The article, Biotreatment of wastewater using aquatic invertebrates, Daphnia magna and Paramecium caudatum, mainly pertains to the idea of cleaning dirty, polluted water. Every since we, as a society, have switched from an agrarian to an industrial way of life, our waters have become increasingly polluted. Thus, scientists have researched conducted experiments in order to attain clean water. One of the failed attempts of attaining clean water was one in which they tried to use chemicals. Unfortunately, this method could be potentially harmful to our health. So, scientists then realized that they may be able to clean the waters by using many ecological alternatives such as aquatic invertebrates.
The two species used in this experiment are Daphnia magna and Paramecium caudatum. Daphnia magna are most commonly used in aquariums because they are heavy filter feeders and usually eat many organisms that are of appropriate size while Paramecium caudatum are usually found in water containing bacteria or decaying organic, however both thrive in it. Ergo, both of these tiny organisms can be beneficial alternatives towards the cleaning of wastewater.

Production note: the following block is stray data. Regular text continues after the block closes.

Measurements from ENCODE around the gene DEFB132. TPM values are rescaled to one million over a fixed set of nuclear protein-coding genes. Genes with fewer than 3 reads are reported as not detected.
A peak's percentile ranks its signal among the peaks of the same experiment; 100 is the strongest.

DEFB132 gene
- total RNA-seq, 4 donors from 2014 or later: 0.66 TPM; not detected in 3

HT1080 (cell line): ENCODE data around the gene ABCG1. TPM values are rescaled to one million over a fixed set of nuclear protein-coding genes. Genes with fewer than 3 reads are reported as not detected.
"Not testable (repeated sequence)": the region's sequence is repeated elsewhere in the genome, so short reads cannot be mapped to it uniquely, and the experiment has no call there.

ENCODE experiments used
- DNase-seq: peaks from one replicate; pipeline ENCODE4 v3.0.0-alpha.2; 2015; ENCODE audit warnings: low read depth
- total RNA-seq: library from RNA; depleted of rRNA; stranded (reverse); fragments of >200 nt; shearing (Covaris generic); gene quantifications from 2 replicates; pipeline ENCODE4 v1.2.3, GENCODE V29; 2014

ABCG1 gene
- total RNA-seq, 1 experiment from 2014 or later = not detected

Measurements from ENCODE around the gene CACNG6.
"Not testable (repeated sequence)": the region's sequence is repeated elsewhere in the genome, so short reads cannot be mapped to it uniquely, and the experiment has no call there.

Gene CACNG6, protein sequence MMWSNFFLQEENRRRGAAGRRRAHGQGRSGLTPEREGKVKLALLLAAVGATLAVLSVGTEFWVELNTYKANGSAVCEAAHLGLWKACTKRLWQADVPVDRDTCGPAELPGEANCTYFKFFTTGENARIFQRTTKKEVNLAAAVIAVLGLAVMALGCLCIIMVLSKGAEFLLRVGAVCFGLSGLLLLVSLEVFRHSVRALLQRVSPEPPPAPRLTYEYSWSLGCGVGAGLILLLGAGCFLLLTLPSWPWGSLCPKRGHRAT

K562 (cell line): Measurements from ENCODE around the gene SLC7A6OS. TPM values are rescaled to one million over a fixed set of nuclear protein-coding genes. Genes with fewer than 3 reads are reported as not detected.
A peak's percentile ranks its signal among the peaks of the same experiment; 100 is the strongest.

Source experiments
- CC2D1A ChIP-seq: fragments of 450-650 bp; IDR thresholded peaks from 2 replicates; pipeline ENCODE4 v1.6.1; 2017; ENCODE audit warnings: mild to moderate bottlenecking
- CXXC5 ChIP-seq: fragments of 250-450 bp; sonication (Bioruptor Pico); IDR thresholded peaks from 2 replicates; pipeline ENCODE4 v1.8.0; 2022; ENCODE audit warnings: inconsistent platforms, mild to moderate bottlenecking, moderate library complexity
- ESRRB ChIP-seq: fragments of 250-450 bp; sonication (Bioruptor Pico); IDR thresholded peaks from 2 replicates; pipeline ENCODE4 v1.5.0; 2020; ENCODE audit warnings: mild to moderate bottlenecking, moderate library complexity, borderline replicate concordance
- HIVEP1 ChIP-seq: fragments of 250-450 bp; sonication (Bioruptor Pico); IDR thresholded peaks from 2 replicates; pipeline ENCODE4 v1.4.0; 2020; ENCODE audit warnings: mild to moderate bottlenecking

Previous to performing the experiment the two species were both collected from local ponds. In order to keep the Paramecium alive the scientists had to boil 1 liter of water, put a handful of hay into it, and let it sit for approximately two days. The Daphnia were reared by mixing a solution containing dried sheep manure, garden soil, and 1 liter of pond water. The wastewater was then collected from the sewers in Kozhikode city, Kerala. After the scientists collected the water they took general measurements of the water such as, color, odor, pH levels, etc
Then, various measurements of sewage were mixed with dechlorinated tap water in variants of 5, 10, 15, and 20 milliliters of sewage per liter of tap water. The treatments were then mixed with either Daphnia magna and Paramecium caudatum. The Paramecium caudatum were...
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